Financial education a key pillar in Malta’s national strategy for a stronger financial services sector

Dr Bernice Buttigieg

Last Updated on Thursday, 4 July, 2024 at 8:36 am by Andre Camilleri

National strategy proposes 175 initiatives across five main pillars

In March 2023, the Malta Financial Services Advisory Council (MFSAC) launched a National Strategy for a stronger financial services industry to promote Malta as a more reputable and innovative international financial centre.

One of the five pillars of this strategy, which proposed a total of 175 initiatives, focuses on the supply of talent through HR and education in a firm bid to address the skills’ gap in the sector. The strategy seeks more professional and academic education to encourage more students to consider this industry in their subject option considerations.

In line with this commitment, the Malta Financial Services Authority, in collaboration with the University of Malta, is announcing a Postgraduate Diploma in Financial Regulation and Compliance with applications now open.

According to Dr Bernice Buttigieg from the Programme Management Office of the MFSAC, this academic programme represents a significant milestone in the jurisdiction’s commitment to advancing the standards of financial regulation and compliance education in Malta.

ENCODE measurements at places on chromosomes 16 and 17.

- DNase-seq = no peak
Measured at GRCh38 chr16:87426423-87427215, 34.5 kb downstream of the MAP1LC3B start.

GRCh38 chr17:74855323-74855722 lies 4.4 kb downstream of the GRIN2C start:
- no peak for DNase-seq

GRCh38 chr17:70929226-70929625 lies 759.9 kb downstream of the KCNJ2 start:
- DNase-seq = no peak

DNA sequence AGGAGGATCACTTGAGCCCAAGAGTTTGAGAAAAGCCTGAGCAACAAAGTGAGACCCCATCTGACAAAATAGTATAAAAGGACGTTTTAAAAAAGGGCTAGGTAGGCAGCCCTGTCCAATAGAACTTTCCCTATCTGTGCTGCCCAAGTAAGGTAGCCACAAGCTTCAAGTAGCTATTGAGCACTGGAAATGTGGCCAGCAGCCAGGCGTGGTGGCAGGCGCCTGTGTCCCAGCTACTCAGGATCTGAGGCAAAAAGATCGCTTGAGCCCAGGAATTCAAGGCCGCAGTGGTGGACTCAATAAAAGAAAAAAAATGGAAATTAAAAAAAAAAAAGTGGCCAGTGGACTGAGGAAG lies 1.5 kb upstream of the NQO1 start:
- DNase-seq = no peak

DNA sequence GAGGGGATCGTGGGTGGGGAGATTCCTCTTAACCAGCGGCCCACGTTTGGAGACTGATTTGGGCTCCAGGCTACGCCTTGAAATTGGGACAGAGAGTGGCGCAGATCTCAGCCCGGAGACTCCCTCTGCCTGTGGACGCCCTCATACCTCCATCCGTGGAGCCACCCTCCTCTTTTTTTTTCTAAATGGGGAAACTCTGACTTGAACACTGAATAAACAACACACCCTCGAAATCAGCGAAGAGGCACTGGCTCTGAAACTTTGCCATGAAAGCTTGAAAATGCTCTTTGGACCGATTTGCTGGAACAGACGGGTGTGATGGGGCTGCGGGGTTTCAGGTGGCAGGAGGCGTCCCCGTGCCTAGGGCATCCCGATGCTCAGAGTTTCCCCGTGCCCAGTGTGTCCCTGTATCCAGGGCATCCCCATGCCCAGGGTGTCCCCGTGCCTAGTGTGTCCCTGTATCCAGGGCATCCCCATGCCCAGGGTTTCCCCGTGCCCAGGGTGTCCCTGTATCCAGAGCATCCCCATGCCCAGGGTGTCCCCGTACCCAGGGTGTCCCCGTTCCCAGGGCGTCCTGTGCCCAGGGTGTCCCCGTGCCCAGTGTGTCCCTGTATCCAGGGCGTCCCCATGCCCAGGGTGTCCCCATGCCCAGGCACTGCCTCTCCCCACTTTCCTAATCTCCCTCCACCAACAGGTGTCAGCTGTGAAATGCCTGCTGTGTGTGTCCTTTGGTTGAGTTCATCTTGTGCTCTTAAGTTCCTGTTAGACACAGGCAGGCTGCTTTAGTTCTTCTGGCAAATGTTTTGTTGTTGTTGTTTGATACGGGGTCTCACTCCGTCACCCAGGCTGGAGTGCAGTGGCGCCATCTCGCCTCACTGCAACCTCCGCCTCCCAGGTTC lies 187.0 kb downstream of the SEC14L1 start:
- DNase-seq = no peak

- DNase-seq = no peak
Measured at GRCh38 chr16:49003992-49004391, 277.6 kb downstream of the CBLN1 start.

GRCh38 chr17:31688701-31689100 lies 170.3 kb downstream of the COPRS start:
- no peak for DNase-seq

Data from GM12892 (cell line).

“Finding talent remains a challenge for many and one of the key thrusts in the National Strategy refers to ‘building talent’ because although Malta is already highly regarded for its skilled financial services workforce, potential growth is leading to a high demand for new sought-after skills,” says Dr Buttigieg.

“This newly-launched Postgraduate Diploma in Financial Regulation and Compliance, being offered in collaboration with the MFSA’s Financial Supervisors Academy, is an important development which should attract individuals and professionals to the financial services industry who will help us strengthen Malta’s capacity in compliance and anti-money laundering (AML).”

The financial services sector is poised for more growth. From 11,000 employees in 2018, the sector today employs around 18,000 people, including professional activities which support the industry.

On a nationwide level, there is increasing recognition of enhancing financial literacy among the population, with the Strategy identifying some 70 active financial literacy programmes or activities. FinanceMalta is also doing its part by collaborating with both FreeHour and JA on two separate initiatives, aimed at promoting financial literacy with youths, towards the end of the year.

The Advisory Council’s HR & Education team is also working on recommendations to increase the availability of skills and to achieve better retention, focusing first on third-country nationals.

A national strategy for Malta’s Financial Services Industry

According to Dr Buttigieg who is also chief Strategy officer at FinanceMalta, the National Strategy’s 175 proposed initiatives focus on five vertical pillars: banking and payments, insurance and pensions, capital markets, wealth management and fintech and AI as well as horizontal enablers such as the elimination of bureaucracy, taxation, the supply of talent through HR and education and open and sustainable finance.